10 Tips for Better Sports Photography
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Ever since picking up a camera at the age of 16, sports photography has been one of the top subject matters for professional British sports photographer, Jordan Weeks.
Jordan has worked in various areas of sports photography over the years, from swimming to running, cycling to surfing, and triathlon to hiking. He has produced photography for many top brand names, and is a regular contributor to various Magazines, and Travel Guides.
Like many photographic subjects, sports photography is no different, in that to be good at it, you must know your subject matter like the back of your hand. Experience is your weapon of choice here.
However, to help you get started, Jordan Weeks has put together what are, in his opinion, the top 10 tips for taking better sports photographs. So get your camera gear ready, and start shooting like a pro sports photographer today...
1. Look for Inspiration
One of the best things you can do prior to grabbing your camera, and heading out on a shoot, is to look for inspiration. Flick through some magazines, check out some stock libraries, or just look at other photographers work. Looking for inspiration does not mean 'copying others', it simply means, look at other peoples photographs, see what they've created, and have a good think about what you like about their photos, and what you would have done to improve them. This is a great exercise to make sure that you know exactly what your aiming to achieve when you do head out and start snapping.
2. Understand Your Camera
This has to be one of the most important factors when it comes to sports photography. Knowing your camera, and all of its settings, is essential, especially if you are working with fast moving subjects, such as runners, cyclists, or motor sports. You're going to need to change lenses quickly, change aperture or shutter speed like it's second nature, and know your way around your digital camera's menu settings. Obviously, the best way to get to know your camera, is to get out there and use it as much as possible.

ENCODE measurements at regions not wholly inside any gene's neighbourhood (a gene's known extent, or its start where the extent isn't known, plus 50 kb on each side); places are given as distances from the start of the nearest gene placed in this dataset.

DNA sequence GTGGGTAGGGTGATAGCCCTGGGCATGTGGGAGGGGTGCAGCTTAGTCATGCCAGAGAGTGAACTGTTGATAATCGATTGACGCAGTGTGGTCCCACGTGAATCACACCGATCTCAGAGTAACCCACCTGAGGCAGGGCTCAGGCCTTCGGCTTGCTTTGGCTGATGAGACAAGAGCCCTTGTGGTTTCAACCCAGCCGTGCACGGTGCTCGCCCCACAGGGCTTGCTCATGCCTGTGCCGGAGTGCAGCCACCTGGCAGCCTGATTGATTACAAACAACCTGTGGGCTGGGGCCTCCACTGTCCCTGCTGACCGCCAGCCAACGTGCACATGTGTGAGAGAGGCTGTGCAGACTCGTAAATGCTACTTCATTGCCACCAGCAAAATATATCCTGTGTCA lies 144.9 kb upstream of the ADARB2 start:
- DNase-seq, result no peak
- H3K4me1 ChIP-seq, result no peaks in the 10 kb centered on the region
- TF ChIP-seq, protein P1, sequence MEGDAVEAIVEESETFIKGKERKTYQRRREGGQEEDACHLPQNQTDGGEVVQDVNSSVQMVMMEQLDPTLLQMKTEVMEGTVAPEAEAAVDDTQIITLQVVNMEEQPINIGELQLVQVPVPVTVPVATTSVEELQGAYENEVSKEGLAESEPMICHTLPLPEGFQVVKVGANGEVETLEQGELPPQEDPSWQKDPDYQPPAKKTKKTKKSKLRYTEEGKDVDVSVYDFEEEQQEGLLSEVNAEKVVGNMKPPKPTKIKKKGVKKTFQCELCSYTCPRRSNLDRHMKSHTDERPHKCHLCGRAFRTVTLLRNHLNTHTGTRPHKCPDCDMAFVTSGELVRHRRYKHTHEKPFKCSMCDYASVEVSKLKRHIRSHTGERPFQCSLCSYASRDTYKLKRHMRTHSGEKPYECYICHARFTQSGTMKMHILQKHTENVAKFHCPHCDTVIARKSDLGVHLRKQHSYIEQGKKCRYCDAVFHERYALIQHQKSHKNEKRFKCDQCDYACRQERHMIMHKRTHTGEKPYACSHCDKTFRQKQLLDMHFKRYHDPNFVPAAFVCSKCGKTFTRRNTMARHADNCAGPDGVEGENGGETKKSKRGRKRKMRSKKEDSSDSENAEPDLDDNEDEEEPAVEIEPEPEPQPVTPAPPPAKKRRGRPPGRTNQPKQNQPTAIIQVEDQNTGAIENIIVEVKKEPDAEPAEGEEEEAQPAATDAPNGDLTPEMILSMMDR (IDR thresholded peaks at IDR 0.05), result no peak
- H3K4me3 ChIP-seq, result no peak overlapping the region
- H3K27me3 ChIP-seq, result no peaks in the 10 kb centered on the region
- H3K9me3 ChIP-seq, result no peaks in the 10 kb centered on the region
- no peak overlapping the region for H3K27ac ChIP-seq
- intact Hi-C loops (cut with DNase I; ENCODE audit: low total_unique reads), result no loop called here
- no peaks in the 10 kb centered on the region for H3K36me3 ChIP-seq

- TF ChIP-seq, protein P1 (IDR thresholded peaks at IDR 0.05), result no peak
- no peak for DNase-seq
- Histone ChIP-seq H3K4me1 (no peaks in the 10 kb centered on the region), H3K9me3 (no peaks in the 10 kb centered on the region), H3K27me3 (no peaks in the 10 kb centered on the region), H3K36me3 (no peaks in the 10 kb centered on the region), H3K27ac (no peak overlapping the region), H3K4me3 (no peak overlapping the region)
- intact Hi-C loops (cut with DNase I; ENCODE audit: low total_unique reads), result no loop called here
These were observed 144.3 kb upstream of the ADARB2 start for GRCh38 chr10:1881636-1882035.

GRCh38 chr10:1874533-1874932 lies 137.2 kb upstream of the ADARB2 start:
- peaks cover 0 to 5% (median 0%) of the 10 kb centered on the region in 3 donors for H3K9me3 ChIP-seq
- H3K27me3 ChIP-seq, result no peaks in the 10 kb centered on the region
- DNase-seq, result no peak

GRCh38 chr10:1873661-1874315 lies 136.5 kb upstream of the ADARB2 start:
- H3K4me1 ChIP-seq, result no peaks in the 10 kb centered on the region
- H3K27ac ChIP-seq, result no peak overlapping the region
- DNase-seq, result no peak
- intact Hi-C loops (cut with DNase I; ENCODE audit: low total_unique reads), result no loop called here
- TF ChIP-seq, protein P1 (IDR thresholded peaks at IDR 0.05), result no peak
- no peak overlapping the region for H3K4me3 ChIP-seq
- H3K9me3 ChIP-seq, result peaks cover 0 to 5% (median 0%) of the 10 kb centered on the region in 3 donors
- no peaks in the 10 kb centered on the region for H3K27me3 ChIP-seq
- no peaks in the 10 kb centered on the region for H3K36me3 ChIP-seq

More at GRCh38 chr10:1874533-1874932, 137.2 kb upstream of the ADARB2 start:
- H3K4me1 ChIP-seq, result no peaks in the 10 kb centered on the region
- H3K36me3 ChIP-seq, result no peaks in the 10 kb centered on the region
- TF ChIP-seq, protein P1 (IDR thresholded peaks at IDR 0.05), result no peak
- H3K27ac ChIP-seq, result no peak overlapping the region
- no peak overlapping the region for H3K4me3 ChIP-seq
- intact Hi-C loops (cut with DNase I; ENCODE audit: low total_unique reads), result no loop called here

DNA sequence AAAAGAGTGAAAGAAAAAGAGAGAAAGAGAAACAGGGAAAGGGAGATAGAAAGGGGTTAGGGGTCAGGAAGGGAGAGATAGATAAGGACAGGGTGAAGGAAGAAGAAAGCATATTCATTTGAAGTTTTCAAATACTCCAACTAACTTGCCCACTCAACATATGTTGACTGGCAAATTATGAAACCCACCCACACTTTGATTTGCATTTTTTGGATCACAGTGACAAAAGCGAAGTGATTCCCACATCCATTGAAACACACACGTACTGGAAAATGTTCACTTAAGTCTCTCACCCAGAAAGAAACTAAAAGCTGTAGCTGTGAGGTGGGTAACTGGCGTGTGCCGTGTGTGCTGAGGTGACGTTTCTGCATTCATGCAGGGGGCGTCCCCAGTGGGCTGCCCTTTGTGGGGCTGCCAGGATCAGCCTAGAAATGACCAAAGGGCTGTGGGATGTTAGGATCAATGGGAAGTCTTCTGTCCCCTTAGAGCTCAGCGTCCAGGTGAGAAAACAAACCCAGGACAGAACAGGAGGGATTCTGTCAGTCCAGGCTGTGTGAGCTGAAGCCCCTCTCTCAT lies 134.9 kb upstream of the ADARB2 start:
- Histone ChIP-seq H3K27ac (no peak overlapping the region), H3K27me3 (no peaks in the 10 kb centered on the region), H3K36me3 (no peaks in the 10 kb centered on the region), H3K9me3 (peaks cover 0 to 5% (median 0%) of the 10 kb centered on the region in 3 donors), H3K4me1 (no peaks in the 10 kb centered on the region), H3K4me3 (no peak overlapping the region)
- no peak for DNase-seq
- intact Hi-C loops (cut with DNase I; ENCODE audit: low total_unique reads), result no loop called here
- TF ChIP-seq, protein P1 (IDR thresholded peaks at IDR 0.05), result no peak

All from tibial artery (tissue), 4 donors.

3. Understand the Sport
This is very important. If you understand the sport which you are photographing, then you have a far better chance of taking the images which you plan to take. You need to be able to predict your subjects move, second guess them, and learn exactly when you need to hit that shutter button, to get the best results. Personally, I take this a step further, and physically participate in the sports which I photograph. I do this for one good reason... I believe that if I experience these sports first hand, I am then able to better understand the adrenalin, pain and emotion which my subjects experience. This understanding then allows me to capture more realistic and accurate sports photographs, especially when working one on one with a particular athlete.
4. Get Up Close & Personal
One of the first things I did when I started my career as a professional sports photographer was to get rid of the classic misconception that sports photographers need big telephoto lenses. This was mainly due to the fact that I wasn't in the position to buy one myself at the time. However, this enabled me to photograph my sports subjects from new, creative angles, and it also got me thinking more about the type of images I was able to create. My lens of choice, even today when shooting sports such as road cycling, mountain biking, running or triathlon is a 17-40mm lens. I love the way a wide angle lens allows me to get in close to the action, capturing minute detail, and the athletes expression. Sometimes, I've gotten a little too close, and almost lost my equipment, but the end results are worth it (be careful if you do try this approach – as it's not recommended for motor sports!).